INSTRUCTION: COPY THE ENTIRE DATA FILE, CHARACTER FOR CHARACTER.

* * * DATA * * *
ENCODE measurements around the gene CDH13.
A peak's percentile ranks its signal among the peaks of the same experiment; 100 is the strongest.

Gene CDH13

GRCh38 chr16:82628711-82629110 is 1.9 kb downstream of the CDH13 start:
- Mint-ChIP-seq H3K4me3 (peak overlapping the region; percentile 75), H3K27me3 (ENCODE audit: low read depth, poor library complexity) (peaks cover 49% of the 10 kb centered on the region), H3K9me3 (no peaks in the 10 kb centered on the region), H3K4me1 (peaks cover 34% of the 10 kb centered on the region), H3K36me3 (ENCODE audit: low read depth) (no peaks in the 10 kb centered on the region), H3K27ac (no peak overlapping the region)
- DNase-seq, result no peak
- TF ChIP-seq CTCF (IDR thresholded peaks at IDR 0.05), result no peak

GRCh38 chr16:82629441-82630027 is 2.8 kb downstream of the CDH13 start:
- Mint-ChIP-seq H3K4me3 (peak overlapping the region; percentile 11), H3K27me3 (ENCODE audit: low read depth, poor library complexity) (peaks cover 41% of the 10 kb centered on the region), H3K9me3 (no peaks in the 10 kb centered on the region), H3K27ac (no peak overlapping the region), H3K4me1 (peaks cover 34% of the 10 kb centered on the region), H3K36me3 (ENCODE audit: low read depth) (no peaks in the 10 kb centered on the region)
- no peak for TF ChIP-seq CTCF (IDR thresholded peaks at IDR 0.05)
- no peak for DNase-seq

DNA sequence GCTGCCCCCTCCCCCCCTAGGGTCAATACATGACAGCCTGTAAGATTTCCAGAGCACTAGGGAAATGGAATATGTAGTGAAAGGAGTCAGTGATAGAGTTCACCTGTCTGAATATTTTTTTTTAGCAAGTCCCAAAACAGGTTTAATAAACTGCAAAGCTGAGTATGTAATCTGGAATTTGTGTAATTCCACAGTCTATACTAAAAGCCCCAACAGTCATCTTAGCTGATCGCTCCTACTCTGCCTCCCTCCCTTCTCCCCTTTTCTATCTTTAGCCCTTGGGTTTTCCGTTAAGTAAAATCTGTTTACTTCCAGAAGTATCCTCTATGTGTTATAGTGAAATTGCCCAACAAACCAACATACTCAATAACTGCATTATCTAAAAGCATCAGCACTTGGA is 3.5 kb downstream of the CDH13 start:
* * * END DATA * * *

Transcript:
ENCODE measurements around the gene CDH13.
A peak's percentile ranks its signal among the peaks of the same experiment; 100 is the strongest.

Gene CDH13

GRCh38 chr16:82628711-82629110 is 1.9 kb downstream of the CDH13 start:
- Mint-ChIP-seq H3K4me3 (peak overlapping the region; percentile 75), H3K27me3 (ENCODE audit: low read depth, poor library complexity) (peaks cover 49% of the 10 kb centered on the region), H3K9me3 (no peaks in the 10 kb centered on the region), H3K4me1 (peaks cover 34% of the 10 kb centered on the region), H3K36me3 (ENCODE audit: low read depth) (no peaks in the 10 kb centered on the region), H3K27ac (no peak overlapping the region)
- DNase-seq, result no peak
- TF ChIP-seq CTCF (IDR thresholded peaks at IDR 0.05), result no peak

GRCh38 chr16:82629441-82630027 is 2.8 kb downstream of the CDH13 start:
- Mint-ChIP-seq H3K4me3 (peak overlapping the region; percentile 11), H3K27me3 (ENCODE audit: low read depth, poor library complexity) (peaks cover 41% of the 10 kb centered on the region), H3K9me3 (no peaks in the 10 kb centered on the region), H3K27ac (no peak overlapping the region), H3K4me1 (peaks cover 34% of the 10 kb centered on the region), H3K36me3 (ENCODE audit: low read depth) (no peaks in the 10 kb centered on the region)
- no peak for TF ChIP-seq CTCF (IDR thresholded peaks at IDR 0.05)
- no peak for DNase-seq

DNA sequence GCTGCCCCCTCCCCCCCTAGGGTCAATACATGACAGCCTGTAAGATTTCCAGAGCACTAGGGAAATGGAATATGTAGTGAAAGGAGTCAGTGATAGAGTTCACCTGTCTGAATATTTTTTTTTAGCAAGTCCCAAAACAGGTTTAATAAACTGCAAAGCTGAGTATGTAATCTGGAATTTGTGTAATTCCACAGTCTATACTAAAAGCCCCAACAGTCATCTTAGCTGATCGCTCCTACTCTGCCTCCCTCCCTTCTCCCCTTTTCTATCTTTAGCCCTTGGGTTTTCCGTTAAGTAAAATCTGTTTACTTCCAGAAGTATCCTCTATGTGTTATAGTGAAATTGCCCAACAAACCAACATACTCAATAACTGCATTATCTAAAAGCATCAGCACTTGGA is 3.5 kb downstream of the CDH13 start: